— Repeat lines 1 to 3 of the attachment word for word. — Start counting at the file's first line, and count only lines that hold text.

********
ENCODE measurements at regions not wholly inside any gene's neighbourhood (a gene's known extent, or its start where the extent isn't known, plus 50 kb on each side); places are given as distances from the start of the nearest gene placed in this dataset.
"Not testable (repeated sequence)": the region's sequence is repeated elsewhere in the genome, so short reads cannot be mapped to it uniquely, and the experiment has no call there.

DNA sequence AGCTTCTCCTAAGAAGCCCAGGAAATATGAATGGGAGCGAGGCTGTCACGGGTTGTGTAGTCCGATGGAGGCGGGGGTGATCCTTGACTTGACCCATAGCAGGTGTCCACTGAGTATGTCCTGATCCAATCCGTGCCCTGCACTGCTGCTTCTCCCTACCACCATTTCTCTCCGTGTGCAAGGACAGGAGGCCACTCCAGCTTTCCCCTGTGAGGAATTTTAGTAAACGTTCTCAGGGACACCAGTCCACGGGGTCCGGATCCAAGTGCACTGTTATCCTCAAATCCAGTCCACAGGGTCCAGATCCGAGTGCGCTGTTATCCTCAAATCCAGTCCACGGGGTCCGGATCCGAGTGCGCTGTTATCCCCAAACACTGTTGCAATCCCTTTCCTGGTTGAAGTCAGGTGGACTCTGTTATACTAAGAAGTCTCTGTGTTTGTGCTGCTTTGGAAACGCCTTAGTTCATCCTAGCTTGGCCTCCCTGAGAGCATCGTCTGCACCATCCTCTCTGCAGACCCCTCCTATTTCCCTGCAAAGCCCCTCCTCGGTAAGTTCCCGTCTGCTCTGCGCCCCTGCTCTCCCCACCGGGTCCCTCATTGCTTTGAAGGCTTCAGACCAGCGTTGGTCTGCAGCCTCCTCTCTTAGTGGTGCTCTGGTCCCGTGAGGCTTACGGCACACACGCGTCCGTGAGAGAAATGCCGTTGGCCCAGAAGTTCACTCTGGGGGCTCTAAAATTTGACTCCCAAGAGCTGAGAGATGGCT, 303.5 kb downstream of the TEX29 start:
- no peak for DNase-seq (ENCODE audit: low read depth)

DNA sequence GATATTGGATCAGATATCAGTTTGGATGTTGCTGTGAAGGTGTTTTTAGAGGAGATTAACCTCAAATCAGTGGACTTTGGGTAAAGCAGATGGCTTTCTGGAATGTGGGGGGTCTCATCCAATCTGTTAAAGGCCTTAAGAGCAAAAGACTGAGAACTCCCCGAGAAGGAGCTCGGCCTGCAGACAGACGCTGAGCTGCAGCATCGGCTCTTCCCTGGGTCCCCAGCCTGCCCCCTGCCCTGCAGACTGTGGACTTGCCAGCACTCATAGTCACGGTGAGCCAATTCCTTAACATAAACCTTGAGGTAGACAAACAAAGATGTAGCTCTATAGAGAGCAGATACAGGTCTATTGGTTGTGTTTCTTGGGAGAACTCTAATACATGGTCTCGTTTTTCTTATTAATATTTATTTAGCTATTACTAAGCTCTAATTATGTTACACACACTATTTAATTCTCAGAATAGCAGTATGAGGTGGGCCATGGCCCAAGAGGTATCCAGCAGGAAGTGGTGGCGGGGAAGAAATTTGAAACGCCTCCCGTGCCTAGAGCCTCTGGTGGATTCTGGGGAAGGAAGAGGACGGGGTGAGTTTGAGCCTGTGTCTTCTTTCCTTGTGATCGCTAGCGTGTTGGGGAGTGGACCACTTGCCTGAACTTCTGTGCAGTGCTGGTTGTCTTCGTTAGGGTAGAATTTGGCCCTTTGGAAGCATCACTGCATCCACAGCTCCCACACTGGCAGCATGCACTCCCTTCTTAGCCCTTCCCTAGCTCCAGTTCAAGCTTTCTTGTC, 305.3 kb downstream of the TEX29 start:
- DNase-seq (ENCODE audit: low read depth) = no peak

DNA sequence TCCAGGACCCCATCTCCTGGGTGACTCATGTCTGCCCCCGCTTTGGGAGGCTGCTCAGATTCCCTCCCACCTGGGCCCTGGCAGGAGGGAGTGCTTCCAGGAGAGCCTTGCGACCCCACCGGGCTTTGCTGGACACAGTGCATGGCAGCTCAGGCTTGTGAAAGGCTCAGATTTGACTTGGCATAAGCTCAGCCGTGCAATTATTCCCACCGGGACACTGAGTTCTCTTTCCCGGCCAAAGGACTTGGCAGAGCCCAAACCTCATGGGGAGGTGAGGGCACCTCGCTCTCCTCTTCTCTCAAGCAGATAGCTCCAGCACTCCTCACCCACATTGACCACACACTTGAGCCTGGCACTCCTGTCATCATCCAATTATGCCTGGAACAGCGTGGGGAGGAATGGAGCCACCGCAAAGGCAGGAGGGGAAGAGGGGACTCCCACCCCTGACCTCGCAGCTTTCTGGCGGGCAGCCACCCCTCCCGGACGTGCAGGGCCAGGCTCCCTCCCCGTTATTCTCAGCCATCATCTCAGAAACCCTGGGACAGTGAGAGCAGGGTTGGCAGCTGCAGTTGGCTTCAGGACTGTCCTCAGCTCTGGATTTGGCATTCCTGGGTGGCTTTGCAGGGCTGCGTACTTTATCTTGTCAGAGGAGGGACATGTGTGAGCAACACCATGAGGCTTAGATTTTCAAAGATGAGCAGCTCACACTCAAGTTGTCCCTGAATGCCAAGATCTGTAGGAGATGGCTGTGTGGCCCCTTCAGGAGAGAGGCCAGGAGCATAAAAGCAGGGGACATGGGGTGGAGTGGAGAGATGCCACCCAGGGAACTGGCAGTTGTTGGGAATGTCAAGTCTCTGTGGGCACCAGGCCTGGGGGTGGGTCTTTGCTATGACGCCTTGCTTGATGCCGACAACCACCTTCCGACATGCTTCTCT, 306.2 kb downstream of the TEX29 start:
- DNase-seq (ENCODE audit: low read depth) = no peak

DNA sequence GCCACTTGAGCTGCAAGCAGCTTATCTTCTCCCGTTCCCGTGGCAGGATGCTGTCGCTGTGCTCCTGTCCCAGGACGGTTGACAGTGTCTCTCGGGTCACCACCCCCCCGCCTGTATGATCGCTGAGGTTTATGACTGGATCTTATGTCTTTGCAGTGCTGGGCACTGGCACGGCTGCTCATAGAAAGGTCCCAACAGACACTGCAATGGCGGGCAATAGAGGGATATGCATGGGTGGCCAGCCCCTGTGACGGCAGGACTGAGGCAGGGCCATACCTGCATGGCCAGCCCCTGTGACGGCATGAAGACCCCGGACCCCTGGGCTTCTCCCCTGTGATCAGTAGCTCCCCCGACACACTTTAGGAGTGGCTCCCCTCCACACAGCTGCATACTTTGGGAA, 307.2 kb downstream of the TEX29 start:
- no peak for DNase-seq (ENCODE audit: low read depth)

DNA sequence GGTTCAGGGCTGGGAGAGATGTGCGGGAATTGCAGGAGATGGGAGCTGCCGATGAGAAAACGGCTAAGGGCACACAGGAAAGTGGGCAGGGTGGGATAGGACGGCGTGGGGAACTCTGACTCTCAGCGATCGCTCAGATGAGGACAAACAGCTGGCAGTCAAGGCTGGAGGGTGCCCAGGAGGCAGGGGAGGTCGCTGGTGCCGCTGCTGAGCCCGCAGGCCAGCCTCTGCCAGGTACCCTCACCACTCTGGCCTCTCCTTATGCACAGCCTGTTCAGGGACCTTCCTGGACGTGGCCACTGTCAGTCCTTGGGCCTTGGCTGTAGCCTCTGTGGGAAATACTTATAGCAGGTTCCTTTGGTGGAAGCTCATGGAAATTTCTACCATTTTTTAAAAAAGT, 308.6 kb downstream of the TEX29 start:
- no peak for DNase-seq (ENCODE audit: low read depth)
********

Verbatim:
ENCODE measurements at regions not wholly inside any gene's neighbourhood (a gene's known extent, or its start where the extent isn't known, plus 50 kb on each side); places are given as distances from the start of the nearest gene placed in this dataset.
"Not testable (repeated sequence)": the region's sequence is repeated elsewhere in the genome, so short reads cannot be mapped to it uniquely, and the experiment has no call there.

DNA sequence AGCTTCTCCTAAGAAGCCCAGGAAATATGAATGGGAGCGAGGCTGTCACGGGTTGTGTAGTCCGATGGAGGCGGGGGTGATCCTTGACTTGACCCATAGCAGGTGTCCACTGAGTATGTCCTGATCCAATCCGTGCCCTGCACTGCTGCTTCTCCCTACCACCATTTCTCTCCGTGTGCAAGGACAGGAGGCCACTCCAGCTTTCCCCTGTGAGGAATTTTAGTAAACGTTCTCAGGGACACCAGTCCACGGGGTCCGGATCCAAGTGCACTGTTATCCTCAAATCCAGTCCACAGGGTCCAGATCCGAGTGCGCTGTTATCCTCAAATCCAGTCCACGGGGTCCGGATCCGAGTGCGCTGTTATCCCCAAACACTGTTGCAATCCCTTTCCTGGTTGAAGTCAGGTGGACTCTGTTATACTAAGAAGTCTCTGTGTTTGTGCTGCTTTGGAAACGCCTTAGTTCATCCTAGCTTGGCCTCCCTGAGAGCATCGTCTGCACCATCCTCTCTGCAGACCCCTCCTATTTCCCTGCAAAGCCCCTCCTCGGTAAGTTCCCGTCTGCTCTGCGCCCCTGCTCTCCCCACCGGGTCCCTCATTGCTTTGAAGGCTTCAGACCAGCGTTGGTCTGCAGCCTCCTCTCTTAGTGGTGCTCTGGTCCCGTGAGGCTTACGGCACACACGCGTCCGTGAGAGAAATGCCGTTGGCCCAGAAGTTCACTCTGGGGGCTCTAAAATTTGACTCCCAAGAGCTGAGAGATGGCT, 303.5 kb downstream of the TEX29 start: